But the majority of the letter is very little concerned about this matter and very much an appeal to Timothy to remain loyal to Paul and his gospel by embracing suffering and hardship. And in this sense it also becomes a community document (hence the plural “you” in 4:22b), implicitly urging the believers to loyalty as well. This appeal is made in the context of the continuing influence of the false teachers (2:16-18; 3:13), the defection of many (1:15), and Paul’s expected execution (4:6-8).

Everything in the letter reflects these matters, including the thanksgiving (1:3-5) and the concluding personal matters and instructions (4:9-18). The body of the letter is comprised of three major appeals to loyalty (1:6-2:13; 2:14-3:9; 3:10-4:8), each of which follows a similar ABA pattern, which together create the same pattern for the whole letter. In the first appeal it is loyalty-defection-loyalty (1:6-14/1:15-18/2:1-13); in the second it is opposition-loyalty-opposition (2:14-19/2:20-26/3:19); in the third it is Paul’s loyalty-appeal-Paul’s loyalty (3:10-12/3:14-4:2, 5/4:6-8), interspersed with notes about opposition and desertion (3:13; 4:3-4). In the larger picture, the first and third sections are mostly appeal, while the sandwiched section is mostly about the opposition.[2]

[1] ESV: Study Bible : English Standard Version. Wheaton, Ill: Crossway Bibles, 2008. 2335. 

[2] Fee, Gordon D, and Douglas K. Stuart. How to Read the Bible Book by Book: A Guided Tour. Grand Rapids, Mich: Zondervan, 2002. 379-380.

 

 

August 9, 2017

1 Timothy 6

  • Journal & Pray  
  • Read • Remember • Reflect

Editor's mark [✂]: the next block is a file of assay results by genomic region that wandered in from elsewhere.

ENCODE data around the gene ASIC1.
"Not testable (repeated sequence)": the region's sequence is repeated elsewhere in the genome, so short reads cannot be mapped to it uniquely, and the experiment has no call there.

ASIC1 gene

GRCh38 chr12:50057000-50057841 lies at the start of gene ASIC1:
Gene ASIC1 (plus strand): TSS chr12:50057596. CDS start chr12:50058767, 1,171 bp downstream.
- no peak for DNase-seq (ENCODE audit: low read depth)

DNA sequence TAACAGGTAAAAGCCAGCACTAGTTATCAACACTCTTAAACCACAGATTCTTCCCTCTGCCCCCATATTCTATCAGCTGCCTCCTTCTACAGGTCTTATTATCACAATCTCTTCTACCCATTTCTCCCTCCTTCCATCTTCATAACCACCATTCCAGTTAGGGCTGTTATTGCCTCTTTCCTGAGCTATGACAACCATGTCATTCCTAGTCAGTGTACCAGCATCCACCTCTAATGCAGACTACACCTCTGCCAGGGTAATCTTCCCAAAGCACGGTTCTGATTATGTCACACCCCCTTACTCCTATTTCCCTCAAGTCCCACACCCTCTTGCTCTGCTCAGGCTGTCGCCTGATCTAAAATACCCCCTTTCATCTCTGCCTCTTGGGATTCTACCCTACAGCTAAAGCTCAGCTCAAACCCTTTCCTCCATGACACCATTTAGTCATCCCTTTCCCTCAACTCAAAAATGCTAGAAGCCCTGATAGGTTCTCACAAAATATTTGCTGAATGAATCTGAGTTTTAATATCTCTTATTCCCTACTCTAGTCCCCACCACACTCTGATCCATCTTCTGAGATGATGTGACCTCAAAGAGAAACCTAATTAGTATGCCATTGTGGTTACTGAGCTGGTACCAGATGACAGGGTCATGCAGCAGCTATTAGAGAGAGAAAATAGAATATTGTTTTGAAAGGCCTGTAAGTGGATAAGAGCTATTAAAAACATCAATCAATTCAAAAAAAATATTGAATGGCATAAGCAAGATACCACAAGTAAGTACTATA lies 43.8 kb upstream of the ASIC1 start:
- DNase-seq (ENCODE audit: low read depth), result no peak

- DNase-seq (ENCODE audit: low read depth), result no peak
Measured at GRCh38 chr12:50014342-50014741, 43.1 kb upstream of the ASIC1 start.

Read the passages slowly. Write out the verses you want to remember. Write how God spoke to you through the passages. Jot down your observation and reflection in the verses.

Click HERE for “A Guide to Journaling & Prayer”

Click HERE for the commentary and Bible Project sketch notes for the Book of 1 Timothy.

 

August 8, 2017

1 Timothy 5

  • Journal & Pray  
  • Read • Remember • Reflect

    Read the passages slowly. Write out the verses you want to remember. Write how God spoke to you through the passages. Jot down your observation and reflection in the verses.

Click HERE for “A Guide to Journaling & Prayer”

Click HERE for the commentary and Bible Project sketch notes for the Book of 1 Timothy.

 

August 7, 2017

1 Timothy 4

  • Journal & Pray  
  • Read • Remember • Reflect

    Read the passages slowly. Write out the verses you want to remember. Write how God spoke to you through the passages. Jot down your observation and reflection in the verses.

Click HERE for “A Guide to Journaling & Prayer”

Click HERE for the commentary and Bible Project sketch notes for the Book of 1 Timothy.

 

August 6, 2017

Journal and Pray

  • Journal & Pray (Click HERE for “A Guide to Journaling & Prayer”)
August 5, 2017

1 Timothy 3

  • Journal & Pray  
  • Read • Remember • Reflect